After a long, lazy nap, my friend and I head for the market which runs down the same side of the Thu Bon River as our hotel, trailing the length of the town. Tarps hang low between stalls to protect sellers and their goods from direct sunlight. It is not a place constructed for our ease and our backs are necessarily hunched.
Baskets overflow with saffron and the ground is covered in a sheer yellow dust, as if someone has shaken an abundant bouquet of spring flowers. We wait for the shouting to begin. "You, you! Hello, you! What your name? Where you from? You!"
Instead, pigs snuffle quietly, trussed inside barrel-shaped bamboo frames. They look bewildered, not only by their fate, but by life in general. One owner teasingly starts the bidding at "one dollar," but otherwise we are left alone, a little stunned at first that no one has accosted us with friendship in order to procure a free English lesson. In fact, when I stop to buy lentils, the women manning the stalls encourage my sad mutilation of their complicated, tonal language. They know enough English not to have to tolerate this, but they do not use it. In Saigon people often apologize for not speaking English, but here they graciously assert their right to be spoken to in their native tongue.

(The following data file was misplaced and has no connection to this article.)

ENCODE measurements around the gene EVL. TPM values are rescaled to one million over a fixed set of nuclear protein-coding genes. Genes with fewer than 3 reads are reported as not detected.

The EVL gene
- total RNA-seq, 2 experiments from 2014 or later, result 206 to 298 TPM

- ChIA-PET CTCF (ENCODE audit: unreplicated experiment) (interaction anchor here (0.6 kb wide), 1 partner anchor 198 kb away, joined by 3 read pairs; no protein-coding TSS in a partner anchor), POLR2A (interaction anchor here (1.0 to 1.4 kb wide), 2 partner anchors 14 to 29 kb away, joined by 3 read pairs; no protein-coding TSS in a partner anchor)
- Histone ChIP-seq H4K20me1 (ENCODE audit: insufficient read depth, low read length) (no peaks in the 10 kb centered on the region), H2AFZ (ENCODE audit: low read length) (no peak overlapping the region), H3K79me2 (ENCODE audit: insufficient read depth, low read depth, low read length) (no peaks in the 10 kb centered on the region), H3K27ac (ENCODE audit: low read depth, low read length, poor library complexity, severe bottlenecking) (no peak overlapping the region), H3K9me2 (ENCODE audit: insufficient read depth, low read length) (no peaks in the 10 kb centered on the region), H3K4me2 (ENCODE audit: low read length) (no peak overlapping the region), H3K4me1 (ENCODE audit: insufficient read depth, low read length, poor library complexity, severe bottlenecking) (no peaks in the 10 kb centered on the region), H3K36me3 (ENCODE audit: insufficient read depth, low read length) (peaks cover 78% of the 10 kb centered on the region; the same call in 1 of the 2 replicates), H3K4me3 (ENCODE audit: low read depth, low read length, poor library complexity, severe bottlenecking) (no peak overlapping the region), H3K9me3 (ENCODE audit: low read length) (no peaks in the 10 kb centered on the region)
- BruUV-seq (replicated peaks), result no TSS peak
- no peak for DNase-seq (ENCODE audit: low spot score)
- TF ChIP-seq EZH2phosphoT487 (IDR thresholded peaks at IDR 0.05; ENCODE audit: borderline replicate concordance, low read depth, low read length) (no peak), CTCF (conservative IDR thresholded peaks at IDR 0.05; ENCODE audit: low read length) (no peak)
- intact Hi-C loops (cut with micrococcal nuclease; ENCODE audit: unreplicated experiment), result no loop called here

We are surrounded on all sides by goods and women. Young women with firm, high cheekbones. Crones with little black stubs behind their puckered lips. Women smoking, which is a rare sight in Vietnam. It is almost spooky, how few men there are to be seen. Some can be found minding shops on Tran Phu Street, but Hoi An's lifeblood, this market and its attached docks, is dominated by women.
At the Cafe des Amis, we are led up to the second story balcony by a young gentleman who appears to be no older than nine. We realize, though, that he is probably fourteen. Like many children in this country, his expression is world-weary and world-wise.
The sun sets, but the pale blue light in the sky remains. A ferry glides up to the docks, its roof laden with baskets and bicycles. Its bow is crowded with passengers squatting side by side, shoulder to shoulder. If we were not in the tropics, I'd think they were huddling together for warmth.